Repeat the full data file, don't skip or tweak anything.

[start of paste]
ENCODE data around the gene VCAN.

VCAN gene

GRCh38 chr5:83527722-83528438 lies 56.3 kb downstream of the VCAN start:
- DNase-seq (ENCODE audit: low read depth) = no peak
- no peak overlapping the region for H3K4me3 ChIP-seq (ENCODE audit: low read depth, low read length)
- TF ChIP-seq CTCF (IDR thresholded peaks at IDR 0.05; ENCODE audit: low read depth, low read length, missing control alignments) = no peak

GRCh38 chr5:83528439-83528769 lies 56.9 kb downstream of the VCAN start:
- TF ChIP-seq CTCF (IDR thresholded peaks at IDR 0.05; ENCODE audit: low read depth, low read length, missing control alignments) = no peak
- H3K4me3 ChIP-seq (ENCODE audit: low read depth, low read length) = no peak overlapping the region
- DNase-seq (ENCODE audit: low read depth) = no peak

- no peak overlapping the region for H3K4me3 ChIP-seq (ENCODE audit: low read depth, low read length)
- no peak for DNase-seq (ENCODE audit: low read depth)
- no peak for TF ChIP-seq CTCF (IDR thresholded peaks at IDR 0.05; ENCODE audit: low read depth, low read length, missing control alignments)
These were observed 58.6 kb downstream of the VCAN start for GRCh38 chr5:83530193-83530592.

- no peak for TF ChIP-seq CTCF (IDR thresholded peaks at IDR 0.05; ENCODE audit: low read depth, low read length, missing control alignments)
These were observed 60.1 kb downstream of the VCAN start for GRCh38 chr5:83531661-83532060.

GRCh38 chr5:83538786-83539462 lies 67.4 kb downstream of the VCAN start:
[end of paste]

ENCODE data around the gene VCAN.

VCAN gene

GRCh38 chr5:83527722-83528438 lies 56.3 kb downstream of the VCAN start:
- DNase-seq (ENCODE audit: low read depth) = no peak
- no peak overlapping the region for H3K4me3 ChIP-seq (ENCODE audit: low read depth, low read length)
- TF ChIP-seq CTCF (IDR thresholded peaks at IDR 0.05; ENCODE audit: low read depth, low read length, missing control alignments) = no peak

GRCh38 chr5:83528439-83528769 lies 56.9 kb downstream of the VCAN start:
- TF ChIP-seq CTCF (IDR thresholded peaks at IDR 0.05; ENCODE audit: low read depth, low read length, missing control alignments) = no peak
- H3K4me3 ChIP-seq (ENCODE audit: low read depth, low read length) = no peak overlapping the region
- DNase-seq (ENCODE audit: low read depth) = no peak

- no peak overlapping the region for H3K4me3 ChIP-seq (ENCODE audit: low read depth, low read length)
- no peak for DNase-seq (ENCODE audit: low read depth)
- no peak for TF ChIP-seq CTCF (IDR thresholded peaks at IDR 0.05; ENCODE audit: low read depth, low read length, missing control alignments)
These were observed 58.6 kb downstream of the VCAN start for GRCh38 chr5:83530193-83530592.

- no peak for TF ChIP-seq CTCF (IDR thresholded peaks at IDR 0.05; ENCODE audit: low read depth, low read length, missing control alignments)
These were observed 60.1 kb downstream of the VCAN start for GRCh38 chr5:83531661-83532060.

GRCh38 chr5:83538786-83539462 lies 67.4 kb downstream of the VCAN start: